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As we wind our way toward upcoming MLB seasonal benchmarks like the All-Star break and trade deadline, it's time to tend to the grim business of contemplating the managerial hot seat. As such matters go, the 2023 array of skipper seats aren't particularly hot -- i.e., no manager seems to be in imminent danger of termination. Still, peer around the league and you'll find expectations that aren't being met, and that can lead to increasing temperatures. What follows, then, are seats that may not presently be all that hot but have the potential to become just that. 

Abandon some -- but certainly not all -- hope, all ye who enter here. 

1. Buck Showalter, Mets

Owner Steve Cohen recently suggested that Showalter's job is not in danger. He's to be taken at his word, but, hey, maybe this is also the dreaded "vote of confidence" that precedes an eventual termination. Time will tell. 

The reality is that the Mets are coming off a 101-win season in 2022 and presently running the highest payroll in MLB history. That comes with heavy expectations, and at this writing Showalter's Mets are 31-35 and in fourth place in the National League East (and without top hitter Pete Alonso for some time). If we get to the All-Star break and that Opening Day payroll of more than $330 million is still yielding a losing record, then Showalter might be in real trouble. 

2. Oliver Marmol, Cardinals

The Cardinals have arguably been the most disappointing team in baseball this season. They notched 91 wins and the NL Central title in 2022, but in 2023 they've stumbled badly despite great deal of roster carryover. At this writing, the Cardinals are on pace for 96 losses and their worst full-season winning percentage since 1919. 

As for Marmol, he's a tactically sound manager, but he's made some missteps in other areas – specifically, his decision to criticize publicly Tyler O'Neill's effort level a mere five games into the season. 

Marmol is by all indications safe for now. The front office hired him to replace Mike Shildt in large measure because he was more willing to implement the front office's vision at an in-game level. Firing him less than two years into his tenure would be a curious look for baseball-ops president John Mozeliak. As well, a new manager this season in St. Louis would be the team's fourth since 2018, which would reflect poorly upon the front office's capacity to choose managers. 

All that said, if the losses keep piling up, then the pressure will increase for Mozeliak and company to do something drastic. Fair or not, the Cardinals' decline in the field and on the bases also doesn't reflect well on Marmol. 

3. Bob Melvin, Padres

This is somewhat akin to Showalter's situation in Queens. The Padres have the largest payroll in MLB outside of New York, and they've got stars up and down the roster. They made it to the NLCS last season, and this winter added the All-Star likes of Xander Bogaerts. Throw in the return of Fernando Tatis Jr. and the first full San Diego season for Juan Soto, and the Padres coming in looked like perhaps the best team in the National League. Things haven't unfurled that way.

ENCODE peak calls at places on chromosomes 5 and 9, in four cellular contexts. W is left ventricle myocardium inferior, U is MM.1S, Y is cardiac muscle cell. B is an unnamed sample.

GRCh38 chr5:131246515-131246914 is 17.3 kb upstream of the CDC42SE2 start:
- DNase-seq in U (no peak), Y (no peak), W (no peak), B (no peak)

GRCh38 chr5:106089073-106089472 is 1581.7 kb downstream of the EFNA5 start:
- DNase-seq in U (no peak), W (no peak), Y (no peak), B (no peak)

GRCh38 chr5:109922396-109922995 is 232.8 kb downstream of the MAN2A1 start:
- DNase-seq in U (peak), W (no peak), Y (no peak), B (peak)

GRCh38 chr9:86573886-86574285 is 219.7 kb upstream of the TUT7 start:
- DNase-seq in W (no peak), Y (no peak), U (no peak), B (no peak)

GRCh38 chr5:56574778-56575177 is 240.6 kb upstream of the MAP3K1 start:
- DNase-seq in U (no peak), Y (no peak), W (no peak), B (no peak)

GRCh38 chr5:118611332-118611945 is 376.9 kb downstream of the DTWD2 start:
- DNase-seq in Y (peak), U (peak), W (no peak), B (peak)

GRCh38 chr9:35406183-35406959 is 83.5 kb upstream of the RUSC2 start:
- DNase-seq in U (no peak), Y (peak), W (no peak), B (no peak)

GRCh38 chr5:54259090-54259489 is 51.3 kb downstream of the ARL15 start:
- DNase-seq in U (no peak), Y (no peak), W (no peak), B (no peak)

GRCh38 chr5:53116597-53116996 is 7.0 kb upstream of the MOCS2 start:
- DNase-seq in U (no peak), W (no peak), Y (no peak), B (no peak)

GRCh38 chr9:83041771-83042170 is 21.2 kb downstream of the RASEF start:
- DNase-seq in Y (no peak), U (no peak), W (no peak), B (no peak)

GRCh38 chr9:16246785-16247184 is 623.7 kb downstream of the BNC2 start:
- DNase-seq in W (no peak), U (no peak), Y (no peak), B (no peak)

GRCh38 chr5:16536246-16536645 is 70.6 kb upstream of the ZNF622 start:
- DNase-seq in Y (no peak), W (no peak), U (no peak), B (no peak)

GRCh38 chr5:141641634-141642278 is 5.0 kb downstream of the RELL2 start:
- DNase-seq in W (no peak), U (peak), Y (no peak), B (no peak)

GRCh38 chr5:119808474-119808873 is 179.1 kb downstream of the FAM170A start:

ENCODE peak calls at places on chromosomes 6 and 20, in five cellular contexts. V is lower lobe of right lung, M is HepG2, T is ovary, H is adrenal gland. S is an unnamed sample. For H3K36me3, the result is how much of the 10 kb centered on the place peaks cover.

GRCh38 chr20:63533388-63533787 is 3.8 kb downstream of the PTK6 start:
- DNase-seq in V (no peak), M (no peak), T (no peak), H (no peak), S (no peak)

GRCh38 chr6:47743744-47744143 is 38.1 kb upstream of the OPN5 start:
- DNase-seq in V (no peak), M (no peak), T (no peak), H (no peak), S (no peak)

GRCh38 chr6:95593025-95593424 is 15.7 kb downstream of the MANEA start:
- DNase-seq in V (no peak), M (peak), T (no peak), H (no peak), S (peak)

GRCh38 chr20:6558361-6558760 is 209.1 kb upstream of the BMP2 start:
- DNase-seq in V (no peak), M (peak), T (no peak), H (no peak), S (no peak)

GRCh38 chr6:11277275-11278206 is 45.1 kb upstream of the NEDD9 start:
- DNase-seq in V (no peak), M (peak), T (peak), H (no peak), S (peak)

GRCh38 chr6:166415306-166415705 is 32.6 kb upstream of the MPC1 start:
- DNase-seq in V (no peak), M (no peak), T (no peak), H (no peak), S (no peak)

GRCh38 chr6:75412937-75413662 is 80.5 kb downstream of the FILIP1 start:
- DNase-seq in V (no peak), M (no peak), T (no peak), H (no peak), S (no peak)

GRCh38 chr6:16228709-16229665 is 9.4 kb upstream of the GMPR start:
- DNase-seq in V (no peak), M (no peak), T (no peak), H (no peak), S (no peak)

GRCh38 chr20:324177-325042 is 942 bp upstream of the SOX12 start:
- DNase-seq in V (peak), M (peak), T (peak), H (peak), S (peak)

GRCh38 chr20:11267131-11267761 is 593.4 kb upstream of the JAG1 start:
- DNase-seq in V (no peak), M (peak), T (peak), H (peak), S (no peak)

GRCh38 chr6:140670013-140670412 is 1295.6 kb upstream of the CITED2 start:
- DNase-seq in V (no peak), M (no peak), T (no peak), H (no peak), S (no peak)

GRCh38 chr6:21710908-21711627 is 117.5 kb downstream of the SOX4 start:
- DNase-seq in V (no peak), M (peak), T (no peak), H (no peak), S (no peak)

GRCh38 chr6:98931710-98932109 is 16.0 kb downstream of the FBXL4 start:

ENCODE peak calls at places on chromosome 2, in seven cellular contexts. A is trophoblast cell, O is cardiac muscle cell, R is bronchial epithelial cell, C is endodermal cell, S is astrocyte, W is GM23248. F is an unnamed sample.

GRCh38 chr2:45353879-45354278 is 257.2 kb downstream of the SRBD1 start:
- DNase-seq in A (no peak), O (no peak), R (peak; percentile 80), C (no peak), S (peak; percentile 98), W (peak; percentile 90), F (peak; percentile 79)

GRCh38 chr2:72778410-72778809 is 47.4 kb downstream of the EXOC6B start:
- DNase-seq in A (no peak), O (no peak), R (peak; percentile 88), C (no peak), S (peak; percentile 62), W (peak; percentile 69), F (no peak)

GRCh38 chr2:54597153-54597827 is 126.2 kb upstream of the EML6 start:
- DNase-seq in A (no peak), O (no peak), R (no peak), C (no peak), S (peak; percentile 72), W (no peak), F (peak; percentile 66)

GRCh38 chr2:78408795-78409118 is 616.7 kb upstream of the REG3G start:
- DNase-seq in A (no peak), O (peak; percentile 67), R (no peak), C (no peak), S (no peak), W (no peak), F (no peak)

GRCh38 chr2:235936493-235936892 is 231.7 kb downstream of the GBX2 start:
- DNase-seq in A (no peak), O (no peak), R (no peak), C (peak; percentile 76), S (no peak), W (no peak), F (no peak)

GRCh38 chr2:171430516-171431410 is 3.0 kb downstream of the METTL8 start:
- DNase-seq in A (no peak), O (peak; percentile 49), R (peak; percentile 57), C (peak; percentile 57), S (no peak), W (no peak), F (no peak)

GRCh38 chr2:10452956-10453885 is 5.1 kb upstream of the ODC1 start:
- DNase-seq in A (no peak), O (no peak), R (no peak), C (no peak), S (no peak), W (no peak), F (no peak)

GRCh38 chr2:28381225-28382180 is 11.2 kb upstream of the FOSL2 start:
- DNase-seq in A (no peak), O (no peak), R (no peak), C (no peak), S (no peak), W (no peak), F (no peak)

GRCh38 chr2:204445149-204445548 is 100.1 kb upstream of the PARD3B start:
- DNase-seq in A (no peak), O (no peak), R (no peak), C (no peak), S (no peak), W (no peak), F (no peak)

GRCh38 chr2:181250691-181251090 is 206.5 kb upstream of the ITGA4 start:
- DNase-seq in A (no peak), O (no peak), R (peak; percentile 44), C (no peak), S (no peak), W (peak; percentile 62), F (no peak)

Melvin is good manager in pretty much every regard, and there's simply no way to cast him as the problem. That said, the Padres are from meeting expectations so far, and that always puts a manager at risk, even one as good as Melvin. 

4. David Ross, Cubs

It's hard to know what Ross is as a manager, at least beyond his capacity for making sound bullpen decisions. His lone playoff appearance as Cubs skipper came during the pandemic-shortened 2020 season. He presided over a bit of a collapse in 2021, and then he was handed a torn-down roster for 2022 and the current season. It's hard to blame the manager for the shortcomings of ownership and the front office, but that's how these things tend do. 

Lead operator Jed Hoyer could decide Ross isn't the guy to lead the Cubs into what they hope is a return to contention, or Hoyer could decide Ross needs to be defenestrated in order to buy himself some more time before he perhaps faces a similar fate. It's hard to imagine an in-season move would happen unless the wheels truly come off, but it's conceivable. 

5. Phil Nevin, Angels

You know the story by now. The Angels haven't managed a winning season since 2015, haven't made the playoffs since 2014, and haven't won a postseason game since 2009. This drought has occurred despite overlapping with Mike Trout's legendary peak and the multiple years of the Shohei Ohtani Experience. As for Nevin, he's led them to a 36-31 record, which puts them on pace for 87 wins. This shouldn't imperil Nevin's job, particularly in light of recent franchise standards. However, the other reality is that the Angels are 1 1/2 games out of playoff position and third in the queue for the last AL wild-card spot. That plus the general strength of the AL this year are reflected in the fact that the SportsLine Projection System right now gives the Angels just an 8.7% chance of making the playoffs. Throw in that Nevin's contract only runs through the current season, and a slide in the standings could imperil him at some point in what figures to be Ohtani's final season in Anaheim.